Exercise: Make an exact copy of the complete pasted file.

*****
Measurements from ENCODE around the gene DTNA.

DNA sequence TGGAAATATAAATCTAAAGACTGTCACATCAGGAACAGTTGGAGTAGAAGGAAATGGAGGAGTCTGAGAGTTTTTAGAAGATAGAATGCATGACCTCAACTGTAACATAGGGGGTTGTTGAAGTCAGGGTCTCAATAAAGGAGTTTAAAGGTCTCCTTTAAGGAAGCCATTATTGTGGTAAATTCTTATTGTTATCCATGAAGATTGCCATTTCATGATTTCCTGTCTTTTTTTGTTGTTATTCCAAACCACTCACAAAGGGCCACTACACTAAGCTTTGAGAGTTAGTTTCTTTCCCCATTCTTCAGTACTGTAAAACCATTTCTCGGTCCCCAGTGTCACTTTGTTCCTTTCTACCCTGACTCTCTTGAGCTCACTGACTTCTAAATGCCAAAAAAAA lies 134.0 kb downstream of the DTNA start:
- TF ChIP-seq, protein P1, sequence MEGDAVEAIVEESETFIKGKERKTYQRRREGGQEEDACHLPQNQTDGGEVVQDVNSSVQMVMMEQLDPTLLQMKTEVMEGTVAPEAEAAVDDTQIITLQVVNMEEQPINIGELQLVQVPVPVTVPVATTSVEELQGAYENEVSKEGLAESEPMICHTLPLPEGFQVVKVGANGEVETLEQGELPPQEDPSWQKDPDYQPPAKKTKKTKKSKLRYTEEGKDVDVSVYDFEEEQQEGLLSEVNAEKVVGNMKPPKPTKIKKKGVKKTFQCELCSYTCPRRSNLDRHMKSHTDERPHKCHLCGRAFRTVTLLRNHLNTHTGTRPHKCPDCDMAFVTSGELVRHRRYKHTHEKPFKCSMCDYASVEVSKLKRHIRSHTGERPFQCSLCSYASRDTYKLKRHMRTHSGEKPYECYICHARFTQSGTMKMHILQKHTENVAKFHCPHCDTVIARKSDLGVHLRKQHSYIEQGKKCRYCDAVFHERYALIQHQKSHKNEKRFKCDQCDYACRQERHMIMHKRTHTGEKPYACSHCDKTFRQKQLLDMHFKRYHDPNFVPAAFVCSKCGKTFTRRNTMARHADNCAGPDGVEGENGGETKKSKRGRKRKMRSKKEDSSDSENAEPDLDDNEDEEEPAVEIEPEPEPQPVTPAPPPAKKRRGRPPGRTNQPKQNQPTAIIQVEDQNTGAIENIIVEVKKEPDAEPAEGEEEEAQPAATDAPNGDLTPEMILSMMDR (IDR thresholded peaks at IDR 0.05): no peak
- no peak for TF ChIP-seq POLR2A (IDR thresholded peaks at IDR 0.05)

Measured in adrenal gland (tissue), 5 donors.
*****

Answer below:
Measurements from ENCODE around the gene DTNA.

DNA sequence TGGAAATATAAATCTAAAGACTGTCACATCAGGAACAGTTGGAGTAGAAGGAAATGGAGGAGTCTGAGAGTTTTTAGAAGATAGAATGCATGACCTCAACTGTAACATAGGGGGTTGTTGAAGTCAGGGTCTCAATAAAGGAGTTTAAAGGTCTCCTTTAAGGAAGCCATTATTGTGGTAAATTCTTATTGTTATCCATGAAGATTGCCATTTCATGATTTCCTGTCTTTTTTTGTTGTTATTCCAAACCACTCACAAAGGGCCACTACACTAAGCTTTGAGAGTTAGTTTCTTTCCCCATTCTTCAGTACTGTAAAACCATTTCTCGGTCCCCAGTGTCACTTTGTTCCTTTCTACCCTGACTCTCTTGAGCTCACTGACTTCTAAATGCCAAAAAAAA lies 134.0 kb downstream of the DTNA start:
- TF ChIP-seq, protein P1, sequence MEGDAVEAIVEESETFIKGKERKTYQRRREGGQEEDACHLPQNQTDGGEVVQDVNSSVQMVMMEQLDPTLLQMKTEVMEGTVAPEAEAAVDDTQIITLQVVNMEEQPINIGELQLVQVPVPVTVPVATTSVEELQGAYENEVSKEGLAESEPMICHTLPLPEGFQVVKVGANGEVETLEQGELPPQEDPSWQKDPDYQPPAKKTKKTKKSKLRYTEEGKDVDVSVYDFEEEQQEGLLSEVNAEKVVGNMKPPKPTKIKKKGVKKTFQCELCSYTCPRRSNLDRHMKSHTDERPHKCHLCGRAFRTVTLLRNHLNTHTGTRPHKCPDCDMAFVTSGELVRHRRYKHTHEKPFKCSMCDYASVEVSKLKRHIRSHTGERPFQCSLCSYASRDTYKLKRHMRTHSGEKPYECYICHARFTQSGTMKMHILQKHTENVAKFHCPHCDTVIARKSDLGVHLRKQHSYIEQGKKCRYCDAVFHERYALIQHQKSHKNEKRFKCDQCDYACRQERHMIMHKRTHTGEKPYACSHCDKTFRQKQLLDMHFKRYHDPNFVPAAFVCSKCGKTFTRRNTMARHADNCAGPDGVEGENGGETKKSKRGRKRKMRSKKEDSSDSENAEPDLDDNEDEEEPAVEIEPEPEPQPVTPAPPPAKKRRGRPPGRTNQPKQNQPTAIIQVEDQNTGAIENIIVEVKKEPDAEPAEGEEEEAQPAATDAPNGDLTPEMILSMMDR (IDR thresholded peaks at IDR 0.05): no peak
- no peak for TF ChIP-seq POLR2A (IDR thresholded peaks at IDR 0.05)

Measured in adrenal gland (tissue), 5 donors.